"Why would I even care if somebody's doing these drugs? How is it affecting me?" Commissioner Paul Koering asked Galles.

Galles said, "Statistically speaking, the most current data that I could find is north of 80 percent of people in our prison and jail populations are there because of drugs and/or alcohol. ... They're not gainfully employed-most of them-so they need the money to buy the drugs. ... In this county, because of the geographical area that we're located in, we have an ongoing burglary problem. We have a lot of snowbirds and such that leave their cabins."

He continued: "If you're using a gram (of meth) a day, at $100 a gram ... that's about $700 a week, and that doesn't even include eating or anything else, so where does that money come from? Stealing-we have this human trafficking issue that's a nationwide problem-we've got thefts, we've got simple assaults all the way up to sexual assaults that are happening because of this.

"Most crime is related to drugs. To answer your question, 'How does that affect you?' We all in this room pay health insurance. We all in this room pay motor vehicle insurance. We all pay homeowners insurance. That is how it all affects us because when your house is burglarized ... that money comes from somewhere, and it comes through my premiums and what we pay out. The same with skyrocketing health insurance costs."

Lakes Area Drug Investigative Division

The Lakes Area Drug Investigative Division was created in 2001. The multi-jurisdictional task force involves all law enforcement agencies in the county, with the major emphasis on the "investigation and enforcement of narcotics" in the county.

There are 10 local police departments within the county: Brainerd, Baxter, Breezy Point, Crosby-Ironton, Crosslake, Cuyuna, Deerwood, Emily, Nisswa and Pequot Lakes.

The locations of the multi-jurisdictional task force's investigations were about 75 percent in the Baxter-Brainerd area in 2016, with almost a quarter of the investigations in the outlying areas of the county.

According to the National Center for Health Statistics, the number of deaths due to overdose has been on the rise since 2002, from more than 20,000 to more than 50,000 in 2015.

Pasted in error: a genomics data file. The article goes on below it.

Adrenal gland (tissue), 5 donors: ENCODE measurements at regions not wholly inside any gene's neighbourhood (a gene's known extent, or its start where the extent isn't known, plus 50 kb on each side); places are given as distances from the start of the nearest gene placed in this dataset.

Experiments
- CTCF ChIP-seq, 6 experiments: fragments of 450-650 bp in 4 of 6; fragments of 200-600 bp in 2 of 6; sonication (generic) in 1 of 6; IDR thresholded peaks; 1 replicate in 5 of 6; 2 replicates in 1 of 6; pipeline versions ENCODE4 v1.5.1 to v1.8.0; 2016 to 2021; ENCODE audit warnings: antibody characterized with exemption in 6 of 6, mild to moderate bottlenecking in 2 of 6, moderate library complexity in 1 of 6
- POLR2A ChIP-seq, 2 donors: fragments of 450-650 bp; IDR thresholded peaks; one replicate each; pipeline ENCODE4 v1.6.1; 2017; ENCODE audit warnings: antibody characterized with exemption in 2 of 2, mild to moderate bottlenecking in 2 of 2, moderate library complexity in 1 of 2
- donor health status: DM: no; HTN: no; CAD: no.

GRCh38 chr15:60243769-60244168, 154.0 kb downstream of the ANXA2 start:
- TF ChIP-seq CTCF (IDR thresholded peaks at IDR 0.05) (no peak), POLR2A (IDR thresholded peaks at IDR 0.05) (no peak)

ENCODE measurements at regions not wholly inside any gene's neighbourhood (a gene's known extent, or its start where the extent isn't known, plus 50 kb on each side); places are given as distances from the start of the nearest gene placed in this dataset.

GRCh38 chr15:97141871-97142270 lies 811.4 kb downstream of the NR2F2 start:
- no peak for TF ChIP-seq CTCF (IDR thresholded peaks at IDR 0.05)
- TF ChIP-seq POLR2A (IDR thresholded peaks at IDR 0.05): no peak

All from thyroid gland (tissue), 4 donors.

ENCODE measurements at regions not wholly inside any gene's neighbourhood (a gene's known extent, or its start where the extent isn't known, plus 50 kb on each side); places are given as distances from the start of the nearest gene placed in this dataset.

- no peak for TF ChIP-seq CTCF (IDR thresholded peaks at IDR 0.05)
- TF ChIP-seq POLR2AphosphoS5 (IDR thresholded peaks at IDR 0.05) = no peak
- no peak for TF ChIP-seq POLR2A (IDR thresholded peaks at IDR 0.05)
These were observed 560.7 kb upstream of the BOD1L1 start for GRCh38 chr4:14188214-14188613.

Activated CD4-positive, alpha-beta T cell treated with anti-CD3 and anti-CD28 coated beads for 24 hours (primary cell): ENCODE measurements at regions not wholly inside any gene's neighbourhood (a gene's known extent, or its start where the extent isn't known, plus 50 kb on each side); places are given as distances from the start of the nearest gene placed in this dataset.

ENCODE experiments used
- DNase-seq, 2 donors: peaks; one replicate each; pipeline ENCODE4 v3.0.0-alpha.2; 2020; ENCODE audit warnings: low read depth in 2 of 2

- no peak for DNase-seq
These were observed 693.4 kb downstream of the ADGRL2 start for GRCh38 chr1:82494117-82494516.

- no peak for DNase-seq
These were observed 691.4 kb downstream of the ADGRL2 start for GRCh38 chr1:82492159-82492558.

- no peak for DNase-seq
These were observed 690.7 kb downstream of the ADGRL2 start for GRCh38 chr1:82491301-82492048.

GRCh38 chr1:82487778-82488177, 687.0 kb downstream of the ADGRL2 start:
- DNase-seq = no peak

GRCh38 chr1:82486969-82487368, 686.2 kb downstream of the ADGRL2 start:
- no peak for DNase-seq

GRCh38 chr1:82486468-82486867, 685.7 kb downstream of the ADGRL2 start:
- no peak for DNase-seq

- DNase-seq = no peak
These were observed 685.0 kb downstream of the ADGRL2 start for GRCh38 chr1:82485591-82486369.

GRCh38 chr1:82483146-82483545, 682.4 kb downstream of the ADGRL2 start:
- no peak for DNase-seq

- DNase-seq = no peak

"The data is we need to reach people at a younger age because once they reach adulthood, it's too late. We need to get into the elementaries and the junior highs at the latest and really come up with a better way to tackle this," Galles said. "And we need to spend more time out in the rural parts of this county because-don't fool yourself-there's a significant drug distribution problem in the county. If I am trying to run a covert operation, I don't set up on 'Main Street.' ... I set up where surveillance is hard."

External partnerships the county has formed, or will form, to tackle the drug problem include community groups, ambulance services, emergency departments and education.

"There's only so many hours to a clock, and the drug business is a 24/7 operation. Some of these investigations get strung out weeks, sometimes months, sometimes even longer depending upon the complexity," Galles said.

The sheriff's office hopes in the future to add two new drug investigators, incorporate a social worker into the sheriff's office, be proactive in community engagement and cross-train among various disciplines.

"The drug agents are just triaging. There are more cases and more people than we simply ever will have time to deal," Goddard said. "When we have such a prevalent problem over and over with the meth-it seems like it has a more destructive core to it-that's where we put our resources and our time."

Reporting drug activity

Anyone wishing to report drug activity or drug information can contact the Lakes Area Drug Investigative Division any time of day by visiting, calling 218-829-4749 or sending a text message by texting keyword TIPCW and the message to 847411 (TIP411).